Early Feeding, Antenatal Glucocorticoids, and Human Milk Decrease Intestinal Permeability in Preterm Infants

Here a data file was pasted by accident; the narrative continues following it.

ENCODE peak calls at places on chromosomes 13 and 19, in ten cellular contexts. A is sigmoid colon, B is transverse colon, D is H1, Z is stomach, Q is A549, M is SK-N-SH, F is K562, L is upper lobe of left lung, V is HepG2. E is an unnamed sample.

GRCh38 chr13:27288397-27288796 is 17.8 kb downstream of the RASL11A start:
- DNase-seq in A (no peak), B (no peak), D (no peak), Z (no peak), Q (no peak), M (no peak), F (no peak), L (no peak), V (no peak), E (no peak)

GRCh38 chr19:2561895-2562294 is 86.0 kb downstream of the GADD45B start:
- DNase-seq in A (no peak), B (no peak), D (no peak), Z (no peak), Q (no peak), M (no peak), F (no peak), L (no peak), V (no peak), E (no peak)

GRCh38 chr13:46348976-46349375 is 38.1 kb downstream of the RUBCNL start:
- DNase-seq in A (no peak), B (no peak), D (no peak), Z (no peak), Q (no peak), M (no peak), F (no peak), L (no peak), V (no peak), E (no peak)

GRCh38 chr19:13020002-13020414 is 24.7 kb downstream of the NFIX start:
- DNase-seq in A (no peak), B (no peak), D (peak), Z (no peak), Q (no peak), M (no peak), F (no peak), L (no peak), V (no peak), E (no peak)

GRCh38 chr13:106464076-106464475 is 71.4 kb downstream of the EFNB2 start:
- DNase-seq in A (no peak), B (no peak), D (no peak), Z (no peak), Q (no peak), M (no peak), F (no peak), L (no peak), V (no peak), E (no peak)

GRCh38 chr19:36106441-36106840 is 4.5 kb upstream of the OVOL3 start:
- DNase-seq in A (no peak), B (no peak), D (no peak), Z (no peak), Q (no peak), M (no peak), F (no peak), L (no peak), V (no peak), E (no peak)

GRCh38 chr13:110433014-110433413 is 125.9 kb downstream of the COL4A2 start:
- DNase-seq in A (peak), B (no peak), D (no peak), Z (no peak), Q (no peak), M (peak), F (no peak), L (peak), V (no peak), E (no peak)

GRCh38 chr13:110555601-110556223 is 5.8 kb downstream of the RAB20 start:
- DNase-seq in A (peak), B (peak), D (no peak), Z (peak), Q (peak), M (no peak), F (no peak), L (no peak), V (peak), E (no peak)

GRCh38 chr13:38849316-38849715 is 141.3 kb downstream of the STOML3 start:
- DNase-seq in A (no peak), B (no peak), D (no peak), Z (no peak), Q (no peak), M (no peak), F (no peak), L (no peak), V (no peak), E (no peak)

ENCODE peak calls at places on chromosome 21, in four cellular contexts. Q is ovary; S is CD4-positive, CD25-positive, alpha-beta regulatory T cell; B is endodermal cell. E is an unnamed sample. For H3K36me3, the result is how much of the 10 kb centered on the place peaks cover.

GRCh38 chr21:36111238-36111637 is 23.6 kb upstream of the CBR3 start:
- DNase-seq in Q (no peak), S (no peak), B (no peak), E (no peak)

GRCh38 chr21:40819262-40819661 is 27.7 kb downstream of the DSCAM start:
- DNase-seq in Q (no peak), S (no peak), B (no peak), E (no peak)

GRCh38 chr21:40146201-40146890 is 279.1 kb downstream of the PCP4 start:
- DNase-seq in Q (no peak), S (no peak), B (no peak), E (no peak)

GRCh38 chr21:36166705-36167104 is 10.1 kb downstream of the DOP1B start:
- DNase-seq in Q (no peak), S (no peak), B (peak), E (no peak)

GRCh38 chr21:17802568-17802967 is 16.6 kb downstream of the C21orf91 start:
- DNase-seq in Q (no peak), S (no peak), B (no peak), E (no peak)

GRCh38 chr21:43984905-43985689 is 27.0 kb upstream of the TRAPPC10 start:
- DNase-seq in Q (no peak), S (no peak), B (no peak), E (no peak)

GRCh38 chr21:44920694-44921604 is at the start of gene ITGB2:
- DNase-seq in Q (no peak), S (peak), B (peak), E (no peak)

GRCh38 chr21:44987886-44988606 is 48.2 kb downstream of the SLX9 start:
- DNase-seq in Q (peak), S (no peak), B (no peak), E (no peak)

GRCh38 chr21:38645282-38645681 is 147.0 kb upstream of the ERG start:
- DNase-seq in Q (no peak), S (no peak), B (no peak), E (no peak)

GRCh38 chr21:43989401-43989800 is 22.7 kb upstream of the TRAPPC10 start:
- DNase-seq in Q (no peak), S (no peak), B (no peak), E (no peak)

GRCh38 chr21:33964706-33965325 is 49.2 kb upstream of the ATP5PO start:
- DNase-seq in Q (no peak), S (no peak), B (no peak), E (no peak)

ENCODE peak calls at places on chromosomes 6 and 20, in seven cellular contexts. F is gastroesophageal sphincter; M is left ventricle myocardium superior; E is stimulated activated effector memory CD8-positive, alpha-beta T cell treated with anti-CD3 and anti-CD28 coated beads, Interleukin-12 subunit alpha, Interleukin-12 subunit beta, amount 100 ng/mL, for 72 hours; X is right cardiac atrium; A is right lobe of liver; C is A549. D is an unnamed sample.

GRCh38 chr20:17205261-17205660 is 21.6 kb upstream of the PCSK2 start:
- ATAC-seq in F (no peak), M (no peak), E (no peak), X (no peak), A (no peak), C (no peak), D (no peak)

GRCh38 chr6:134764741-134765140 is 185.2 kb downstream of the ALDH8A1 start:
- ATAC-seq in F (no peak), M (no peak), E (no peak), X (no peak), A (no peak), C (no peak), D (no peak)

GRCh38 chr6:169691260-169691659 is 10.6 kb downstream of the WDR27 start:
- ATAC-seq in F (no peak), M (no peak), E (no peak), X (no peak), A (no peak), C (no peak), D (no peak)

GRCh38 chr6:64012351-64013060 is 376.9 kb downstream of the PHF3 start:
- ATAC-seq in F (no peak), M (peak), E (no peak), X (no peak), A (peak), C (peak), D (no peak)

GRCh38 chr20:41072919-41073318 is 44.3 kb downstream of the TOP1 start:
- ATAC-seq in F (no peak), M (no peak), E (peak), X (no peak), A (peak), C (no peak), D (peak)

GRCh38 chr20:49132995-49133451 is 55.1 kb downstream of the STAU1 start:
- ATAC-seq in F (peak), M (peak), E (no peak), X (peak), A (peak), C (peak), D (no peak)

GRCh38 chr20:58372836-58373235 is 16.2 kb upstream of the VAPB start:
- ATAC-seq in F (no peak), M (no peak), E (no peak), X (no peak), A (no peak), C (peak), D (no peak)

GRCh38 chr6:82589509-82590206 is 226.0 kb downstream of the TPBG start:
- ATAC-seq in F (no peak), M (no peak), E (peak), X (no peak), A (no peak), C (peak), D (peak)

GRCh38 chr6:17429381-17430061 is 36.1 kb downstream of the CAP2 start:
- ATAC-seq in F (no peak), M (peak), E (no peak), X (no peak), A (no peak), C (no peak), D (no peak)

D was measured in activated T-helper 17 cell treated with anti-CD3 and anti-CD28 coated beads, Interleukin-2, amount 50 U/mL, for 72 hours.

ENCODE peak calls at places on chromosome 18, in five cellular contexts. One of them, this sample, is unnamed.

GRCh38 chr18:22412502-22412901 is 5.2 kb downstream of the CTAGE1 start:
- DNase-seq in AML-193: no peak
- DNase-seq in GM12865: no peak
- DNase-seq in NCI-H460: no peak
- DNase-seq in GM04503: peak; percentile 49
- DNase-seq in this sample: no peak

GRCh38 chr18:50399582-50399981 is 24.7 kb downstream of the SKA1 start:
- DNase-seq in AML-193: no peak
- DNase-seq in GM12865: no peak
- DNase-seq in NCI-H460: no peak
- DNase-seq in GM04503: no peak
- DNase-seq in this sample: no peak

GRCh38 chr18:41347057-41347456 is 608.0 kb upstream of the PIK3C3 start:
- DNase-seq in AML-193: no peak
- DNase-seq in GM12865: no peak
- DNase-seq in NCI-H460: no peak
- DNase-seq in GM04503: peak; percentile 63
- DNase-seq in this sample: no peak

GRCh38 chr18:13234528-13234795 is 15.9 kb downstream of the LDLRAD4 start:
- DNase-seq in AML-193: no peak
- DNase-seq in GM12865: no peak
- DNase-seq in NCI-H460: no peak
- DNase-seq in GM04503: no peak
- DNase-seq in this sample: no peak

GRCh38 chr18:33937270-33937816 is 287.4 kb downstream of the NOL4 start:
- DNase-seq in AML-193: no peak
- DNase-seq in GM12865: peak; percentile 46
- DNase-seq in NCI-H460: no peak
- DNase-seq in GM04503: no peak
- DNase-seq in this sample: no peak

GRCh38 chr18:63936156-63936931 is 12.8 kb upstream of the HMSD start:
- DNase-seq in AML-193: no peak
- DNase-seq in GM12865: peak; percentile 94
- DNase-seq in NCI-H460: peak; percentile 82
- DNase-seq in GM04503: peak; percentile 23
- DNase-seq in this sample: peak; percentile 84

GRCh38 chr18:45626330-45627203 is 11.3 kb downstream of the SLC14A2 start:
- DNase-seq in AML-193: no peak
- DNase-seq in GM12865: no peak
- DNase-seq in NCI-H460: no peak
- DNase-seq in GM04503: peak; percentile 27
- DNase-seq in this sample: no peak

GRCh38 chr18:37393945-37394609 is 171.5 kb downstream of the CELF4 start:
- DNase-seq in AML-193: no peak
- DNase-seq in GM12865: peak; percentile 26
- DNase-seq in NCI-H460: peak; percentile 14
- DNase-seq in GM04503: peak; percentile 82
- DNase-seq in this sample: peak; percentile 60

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To determine the effects of age, feeding regimen, and antenatal glucocorticoids on intestinal permeability, preterm infants (n = 132) were stratified by gestational age and by diet (mothers' own milk versus preterm formula), and assigned randomly to one of four feeding regimens: early-continuous, early-bolus, standard-continuous, and standard-bolus. At 10, 28, and 50 d of age permeability was determined by measuring the ratio of lactulose/mannitol in the urine after the two sugars were administered enterally for 30 h. The mean (±SE) birth weight and gestational age of the infants were 1044 ± 13 g and 27 ± 0.1 wk, respectively. Permeability changed as a function of age (p = 0.003). Early feeding was associated with a reduction in permeability at 10 d of age (p = 0.01). Antenatal steroid administration was associated with decreased permeability at 28 d of age (p = 0.017). The feeding of human milk (versus formula) was associated with decreased permeability at 28 d of age (p = 0.02). Continuous versus bolus feeding did not affect permeability.

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